Affordable Data Map
It is evident that bathymetric airborne laser scanning, photogrammetry and satellite imagery will not replace traditional hydrographic surveys, however, these techniques are complementary to shallow-water mapping. The combined method of airborne satellite imagery, Lidar systems or aerial photogrammetry together with acoustic surveys, leads to a powerful and very effective manner to create maps of the seafloor. This is due to the fact that the acoustic surveys in areas with shallow waters (5-10m) require significant efforts and costs and are quite often very difficult to access. Contrary to that is the depth range in which airborne methods work optimally. Therefore, the combination of both methods form an affordable data map from the very shallow to the very deep. Furthermore, the overlapping between both methods can serve as a calibration and validation of the methods and as a proof of the quality of the data.
Nowadays, the comparison between satellite imagery, aerial photogrammetry and Lidar is not as simple as it used to be. There has been great progress on many fronts including computation, knowledge, services and last but not least, in software and hardware. So the best technique to choose depends greatly on its usefulness and whether it matches the goals we determine.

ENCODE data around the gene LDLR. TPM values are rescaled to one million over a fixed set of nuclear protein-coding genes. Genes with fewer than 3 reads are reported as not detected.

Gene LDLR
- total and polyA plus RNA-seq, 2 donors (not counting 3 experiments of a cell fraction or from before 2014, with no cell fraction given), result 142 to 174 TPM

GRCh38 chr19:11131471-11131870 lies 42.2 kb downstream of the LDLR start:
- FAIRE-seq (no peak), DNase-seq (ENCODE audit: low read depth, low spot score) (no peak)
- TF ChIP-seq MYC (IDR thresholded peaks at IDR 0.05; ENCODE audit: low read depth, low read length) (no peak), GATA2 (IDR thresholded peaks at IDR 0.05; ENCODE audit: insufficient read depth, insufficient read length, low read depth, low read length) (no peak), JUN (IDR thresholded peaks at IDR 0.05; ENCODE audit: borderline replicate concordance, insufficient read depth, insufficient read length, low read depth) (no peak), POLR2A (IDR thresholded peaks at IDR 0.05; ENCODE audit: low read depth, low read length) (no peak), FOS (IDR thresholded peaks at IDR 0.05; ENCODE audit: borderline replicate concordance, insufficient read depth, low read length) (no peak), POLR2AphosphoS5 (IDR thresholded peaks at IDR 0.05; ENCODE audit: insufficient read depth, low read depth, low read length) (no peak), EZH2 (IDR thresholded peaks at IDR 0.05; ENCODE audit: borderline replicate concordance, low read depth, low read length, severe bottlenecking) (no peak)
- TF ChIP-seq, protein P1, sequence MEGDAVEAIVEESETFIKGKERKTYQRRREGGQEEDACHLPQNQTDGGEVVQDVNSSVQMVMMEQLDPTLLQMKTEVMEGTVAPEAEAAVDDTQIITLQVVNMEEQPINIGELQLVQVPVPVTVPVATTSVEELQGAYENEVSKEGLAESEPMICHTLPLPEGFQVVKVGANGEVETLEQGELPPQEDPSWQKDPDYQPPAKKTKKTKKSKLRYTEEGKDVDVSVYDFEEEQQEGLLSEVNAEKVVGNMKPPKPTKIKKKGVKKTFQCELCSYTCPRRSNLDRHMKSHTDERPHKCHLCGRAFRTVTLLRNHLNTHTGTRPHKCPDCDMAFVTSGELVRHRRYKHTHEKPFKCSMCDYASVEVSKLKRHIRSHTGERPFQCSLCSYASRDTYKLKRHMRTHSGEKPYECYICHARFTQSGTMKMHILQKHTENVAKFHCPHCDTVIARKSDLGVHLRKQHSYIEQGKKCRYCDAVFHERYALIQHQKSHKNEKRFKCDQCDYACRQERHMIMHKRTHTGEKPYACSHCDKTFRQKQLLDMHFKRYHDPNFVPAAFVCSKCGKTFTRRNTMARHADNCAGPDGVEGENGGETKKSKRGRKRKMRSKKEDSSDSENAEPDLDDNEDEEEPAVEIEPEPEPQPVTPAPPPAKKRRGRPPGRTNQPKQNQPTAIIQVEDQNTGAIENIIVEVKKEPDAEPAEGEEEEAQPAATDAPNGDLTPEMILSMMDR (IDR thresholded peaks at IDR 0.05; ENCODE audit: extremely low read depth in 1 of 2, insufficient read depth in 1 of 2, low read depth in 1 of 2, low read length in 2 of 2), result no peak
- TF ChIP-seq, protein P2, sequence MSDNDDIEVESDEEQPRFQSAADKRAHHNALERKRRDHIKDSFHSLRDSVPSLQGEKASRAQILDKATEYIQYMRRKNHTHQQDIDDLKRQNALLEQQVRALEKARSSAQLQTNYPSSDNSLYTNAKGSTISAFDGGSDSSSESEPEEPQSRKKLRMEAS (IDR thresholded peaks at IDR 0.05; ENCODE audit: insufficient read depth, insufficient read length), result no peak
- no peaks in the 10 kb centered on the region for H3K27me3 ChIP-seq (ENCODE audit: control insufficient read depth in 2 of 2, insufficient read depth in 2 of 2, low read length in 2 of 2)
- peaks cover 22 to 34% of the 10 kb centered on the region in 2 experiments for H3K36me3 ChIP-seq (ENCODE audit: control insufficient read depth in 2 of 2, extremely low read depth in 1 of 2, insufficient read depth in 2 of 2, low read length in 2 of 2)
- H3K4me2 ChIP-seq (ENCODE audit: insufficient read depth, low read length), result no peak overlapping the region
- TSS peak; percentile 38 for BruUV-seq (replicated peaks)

Dr. Stefan Wiehle, The BASE-platform project, Hydrographische Nachrichten, 2017
Dr. Knut Hartmann, Dr. Thomas Heege, Dr. Magnus Wettle, Markus Bindel. Satellite-derived Bathymetry: Effective Surveying Tool for Shallow-water Zones, Hydro International, 2017
Damià Gomis, Sebastià Monserrat, et al – The Climate of the Mediterranean Region, 2012
R.E. Cheney, Satellite Altimetry, Encyclopedia of Ocean Sciences, 2001.
Andre Pleskavchesky, Stefan Wiehle, Sven Jacobsen et al., Sea State from high-resolution satellite-borne SAR imagery, Hydrographische Nachrichten, 2017.
Frank Steinbacher et al., High-resolution Topobathymetric LiDAR coastal zone characterization, 2016